The Robbins: old farts gone bad

Cover_front_homePage

The Robbins: old farts gone bad

I’m writing a new novel. My wife and I recently bought an RV–whoops, I mean “motor coach”–and are starting to travel and meet the rather eclectic mix of people who do the same thing. Fascinating. So I’m thinking: what sort of trouble can a couple of travelling old farts get into?
Here’s a clip:

Chapter One

Early October 2015

The tall old man pressed against the rough concrete block wall, pushed his wispy silver hair—what was left of it—back along the sides of his head, and waited. The footsteps grew fainter then stopped, followed by the distant sound of a car door opening.
He had disabled a wall-mounted security light with a rock, but it still had a strange blue glow that didn’t do much to illuminate the side of the store; he still felt exposed. He pulled his worn olive-drab coat tighter against the night chill, pushed up his thick glasses and controlled his breathing as best he could as the headlights of the saleslady’s car swung around the corner then pointed toward the main road. After a moment, it receded and almost total quiet returned.
Wayne Robbins flexed his hands, scratched… Continue reading

Cindy, Really – a short story

I’m making a number of short stories available over the next few months. Here’s the second one:

CINDY, REALLY

A Short Story by Timothy A. Freriks
The shoe fit. She knew it would; it was hers, after all. She had stuffed it into the young man’s pocket as she left the masquerade ball.

Prince Robert raised his widened eyes to hers. “It’s you, isn’t it? I was hoping I had found you. I couldn’t stop thinking about you.”

Cindy looked into his familiar and beautiful face, the strong, gentle brown eyes and full jaw. She didn’t know what would happen if she told him the truth at the Royal party, that she crashed it in a homemade gown. She couldn’t have known that he would be so taken with her; she hoped, of course, all girls hope a prince would fall in love with them. But here, in fact, was a prince, a real prince, standing in front of her, asking if she was the girl that had captivated his heart. Many confusing thoughts tumbled through her but in the end, the fantasy was too attractive to let go.

She was glad she had scribbled her address on the sole… Continue reading

Billy – a disturbing short story

I’m will be uploading a series of free short stories over the next month or so.

BILLY

August 14, 1974

The screams shattered his peace. He sat up, breathing hard, sweating. He rammed his hands to his temples. Stop! he yelled aloud. Leave me alone! It was the kids, the taunting, jeering, angry kids that came to him when he slept. They were screaming in his head again, their madness engulfing his mind, their hate and laughter echoing.

The young man opened his eyes and looked around to get his bearings; he had drifted off to sleep, but the clock on the painted concrete wall in the hallway had not. It told him that he hadn’t lost much time, enough for the nightmare to visit again, but not enough to put him much closer to the event that would end his pain.

“You OK?” the large guard asked as he poked his head around the corner. The fat black man in the faded blue uniform had become almost compassionate since the final stay request was denied. He grunted and stared at Billy for a moment then tucked his head back to his solitaire at the little table behind… Continue reading

Roland: of pirates and patriots

Roland_frontCover_smallRoland: of pirates and patriots is in the “alternative history” genre, but maybe more of a “secret history”. It is the “how it happened” that makes this novel engaging.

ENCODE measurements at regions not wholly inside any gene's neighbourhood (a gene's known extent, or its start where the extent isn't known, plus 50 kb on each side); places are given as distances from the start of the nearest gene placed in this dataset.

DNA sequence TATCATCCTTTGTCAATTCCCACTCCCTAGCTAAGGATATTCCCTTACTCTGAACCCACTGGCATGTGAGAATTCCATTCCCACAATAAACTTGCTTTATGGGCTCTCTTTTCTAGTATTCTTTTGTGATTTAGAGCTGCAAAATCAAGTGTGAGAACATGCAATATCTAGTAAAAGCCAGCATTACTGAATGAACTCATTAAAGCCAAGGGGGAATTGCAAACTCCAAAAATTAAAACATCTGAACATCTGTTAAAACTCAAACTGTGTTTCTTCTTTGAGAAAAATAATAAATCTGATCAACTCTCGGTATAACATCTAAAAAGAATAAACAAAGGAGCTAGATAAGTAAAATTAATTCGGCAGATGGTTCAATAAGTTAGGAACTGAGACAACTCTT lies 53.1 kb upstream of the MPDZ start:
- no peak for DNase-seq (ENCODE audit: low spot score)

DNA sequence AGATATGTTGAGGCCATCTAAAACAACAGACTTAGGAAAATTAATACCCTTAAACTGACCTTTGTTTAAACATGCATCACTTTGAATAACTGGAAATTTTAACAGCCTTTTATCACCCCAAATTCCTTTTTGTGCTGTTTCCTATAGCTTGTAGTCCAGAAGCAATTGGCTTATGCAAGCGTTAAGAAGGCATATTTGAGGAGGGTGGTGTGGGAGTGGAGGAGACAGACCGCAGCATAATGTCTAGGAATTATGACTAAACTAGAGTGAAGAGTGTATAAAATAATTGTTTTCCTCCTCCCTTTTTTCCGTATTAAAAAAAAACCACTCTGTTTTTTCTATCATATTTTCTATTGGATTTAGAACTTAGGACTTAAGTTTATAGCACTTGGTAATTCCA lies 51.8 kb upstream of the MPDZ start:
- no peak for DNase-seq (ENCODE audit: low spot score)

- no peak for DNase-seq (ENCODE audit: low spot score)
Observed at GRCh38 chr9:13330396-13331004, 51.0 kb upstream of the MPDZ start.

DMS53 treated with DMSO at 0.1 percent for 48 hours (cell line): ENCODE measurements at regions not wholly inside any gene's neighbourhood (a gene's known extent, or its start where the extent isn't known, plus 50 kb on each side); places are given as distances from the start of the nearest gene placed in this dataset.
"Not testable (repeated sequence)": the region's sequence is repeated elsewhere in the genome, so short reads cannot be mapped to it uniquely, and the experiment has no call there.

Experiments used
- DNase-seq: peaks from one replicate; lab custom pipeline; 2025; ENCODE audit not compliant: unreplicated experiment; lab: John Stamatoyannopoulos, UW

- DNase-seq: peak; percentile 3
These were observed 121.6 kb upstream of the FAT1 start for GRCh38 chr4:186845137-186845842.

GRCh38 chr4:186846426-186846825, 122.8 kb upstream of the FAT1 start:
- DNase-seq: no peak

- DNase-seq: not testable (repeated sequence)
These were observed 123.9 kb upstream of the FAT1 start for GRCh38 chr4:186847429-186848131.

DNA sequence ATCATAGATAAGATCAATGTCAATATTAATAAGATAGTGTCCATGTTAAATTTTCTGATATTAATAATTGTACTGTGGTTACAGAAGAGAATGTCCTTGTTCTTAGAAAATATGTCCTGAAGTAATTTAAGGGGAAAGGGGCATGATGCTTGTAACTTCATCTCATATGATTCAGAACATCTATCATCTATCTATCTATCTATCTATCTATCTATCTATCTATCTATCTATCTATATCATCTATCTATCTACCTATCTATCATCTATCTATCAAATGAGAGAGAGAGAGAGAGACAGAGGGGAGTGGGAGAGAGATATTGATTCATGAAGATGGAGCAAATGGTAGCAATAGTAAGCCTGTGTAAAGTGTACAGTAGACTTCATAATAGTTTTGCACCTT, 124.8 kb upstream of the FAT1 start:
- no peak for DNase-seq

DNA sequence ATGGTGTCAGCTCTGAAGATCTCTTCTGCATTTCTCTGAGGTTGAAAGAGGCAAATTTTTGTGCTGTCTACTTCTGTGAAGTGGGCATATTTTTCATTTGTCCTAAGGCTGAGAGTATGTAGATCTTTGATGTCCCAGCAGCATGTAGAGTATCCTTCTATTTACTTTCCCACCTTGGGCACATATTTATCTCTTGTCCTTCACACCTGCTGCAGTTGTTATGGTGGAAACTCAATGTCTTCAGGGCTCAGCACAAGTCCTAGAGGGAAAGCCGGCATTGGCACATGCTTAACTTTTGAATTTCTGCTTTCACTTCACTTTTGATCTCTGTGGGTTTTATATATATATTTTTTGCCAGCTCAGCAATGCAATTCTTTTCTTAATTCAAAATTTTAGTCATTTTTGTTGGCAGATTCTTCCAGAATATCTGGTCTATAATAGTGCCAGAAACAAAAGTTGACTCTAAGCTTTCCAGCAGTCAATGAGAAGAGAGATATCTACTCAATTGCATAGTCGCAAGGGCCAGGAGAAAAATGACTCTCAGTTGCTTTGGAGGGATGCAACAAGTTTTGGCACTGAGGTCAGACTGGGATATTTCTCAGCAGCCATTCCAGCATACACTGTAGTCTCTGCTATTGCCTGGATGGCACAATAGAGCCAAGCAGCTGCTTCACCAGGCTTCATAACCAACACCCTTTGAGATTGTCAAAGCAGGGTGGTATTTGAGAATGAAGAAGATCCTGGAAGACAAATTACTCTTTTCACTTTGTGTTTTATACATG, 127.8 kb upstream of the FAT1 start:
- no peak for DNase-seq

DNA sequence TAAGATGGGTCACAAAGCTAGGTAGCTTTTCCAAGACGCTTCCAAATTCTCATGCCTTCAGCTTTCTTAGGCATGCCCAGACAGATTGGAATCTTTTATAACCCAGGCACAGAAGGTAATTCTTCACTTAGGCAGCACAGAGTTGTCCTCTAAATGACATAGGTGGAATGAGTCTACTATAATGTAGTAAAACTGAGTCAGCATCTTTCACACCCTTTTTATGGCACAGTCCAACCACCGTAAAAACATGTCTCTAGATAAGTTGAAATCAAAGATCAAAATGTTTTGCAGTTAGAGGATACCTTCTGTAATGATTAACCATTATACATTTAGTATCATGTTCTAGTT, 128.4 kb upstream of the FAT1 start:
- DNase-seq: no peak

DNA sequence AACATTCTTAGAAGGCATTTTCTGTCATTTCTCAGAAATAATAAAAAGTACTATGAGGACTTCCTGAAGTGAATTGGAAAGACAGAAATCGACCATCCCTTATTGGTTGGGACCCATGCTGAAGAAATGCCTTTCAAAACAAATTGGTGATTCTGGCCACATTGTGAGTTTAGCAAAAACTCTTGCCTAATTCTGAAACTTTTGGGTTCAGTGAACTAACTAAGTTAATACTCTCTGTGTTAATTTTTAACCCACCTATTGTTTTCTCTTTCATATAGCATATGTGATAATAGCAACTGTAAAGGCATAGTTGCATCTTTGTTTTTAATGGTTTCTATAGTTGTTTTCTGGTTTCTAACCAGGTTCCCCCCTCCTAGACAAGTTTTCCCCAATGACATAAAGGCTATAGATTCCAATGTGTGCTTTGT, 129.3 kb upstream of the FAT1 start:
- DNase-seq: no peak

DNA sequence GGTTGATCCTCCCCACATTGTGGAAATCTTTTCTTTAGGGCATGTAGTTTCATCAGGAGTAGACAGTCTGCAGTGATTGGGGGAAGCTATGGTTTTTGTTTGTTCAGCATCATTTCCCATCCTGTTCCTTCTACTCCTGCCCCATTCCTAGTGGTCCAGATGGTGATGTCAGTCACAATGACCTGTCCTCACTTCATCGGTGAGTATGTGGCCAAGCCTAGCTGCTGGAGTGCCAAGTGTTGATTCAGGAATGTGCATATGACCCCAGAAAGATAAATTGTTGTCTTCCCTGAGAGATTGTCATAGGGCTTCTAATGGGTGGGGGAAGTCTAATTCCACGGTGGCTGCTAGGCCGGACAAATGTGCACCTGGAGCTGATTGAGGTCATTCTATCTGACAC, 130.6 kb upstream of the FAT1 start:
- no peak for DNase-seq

The United States almost ceased to exist in 1814. Based around true events and actual people, Roland is set in the very early 1800’s, a critical time for America as England was threatening to return the young country to the Crown.

An American ship’s captain is paid by traitors to deliver a large shipment of gold to people in London who intend to weaken America. The captain, a patriot, leads a plot to hijack and conceal the shipment so it can ultimately be used to benefit America. But all conspirators, including twelve-year-old Roland’s father, are killed in a skirmish between opposing forces. Before he dies in a shipwreck, the captain entrusts the boy with the secret. Roland survives and vows to someday use the gold to help preserve America’s independence. However, the First Mate, who discovers that Roland is the key to riches, also survives and swears to find the gold for himself.

Roland brings pirates and patriots together in a complex and engaging weave of mystery and… Continue reading

Boiling Frogs – September, 2087

BOILING THE FROGS

September, 2087

By Unnamed. (withheld for protection)

 

Recipe for Boiling a Frog

  1. Do not boil water first; the frog, upon being thrown into a boiling pot, will instantly jump out and hop away.
  2. Simply place the frog in the water then slowly turn up the heat until it is boiling—the frog will become progressively acclimated and increasingly sluggish and unaware of the danger until it is too late.
  3. Reduce heat and remove the frog when it has lost its will to live.
  4. Strip the frog of all of its protective coatings; remove its independence, its need for self-expression and its soul, put it back in the water, adding flavorings to suit your tastes. It is now ready to serve you.

Cautions: Remember the life cycle of frogs:

Bondage to spiritual faith;
Spiritual faith to great courage;
Courage to liberty;
Liberty to Abundance;
Abundance to selfishness;
Selfishness to complacency;
Complacency to apathy;
Apathy to dependency;
Dependency to bondage.

Frogs are most tender as they move from Apathy to Dependency. Catch them at that point and don’t allow spiritual faith to occur.

Notes:

The vast majority of people in the world are—and always have been— frogs. The people… Continue reading

Archives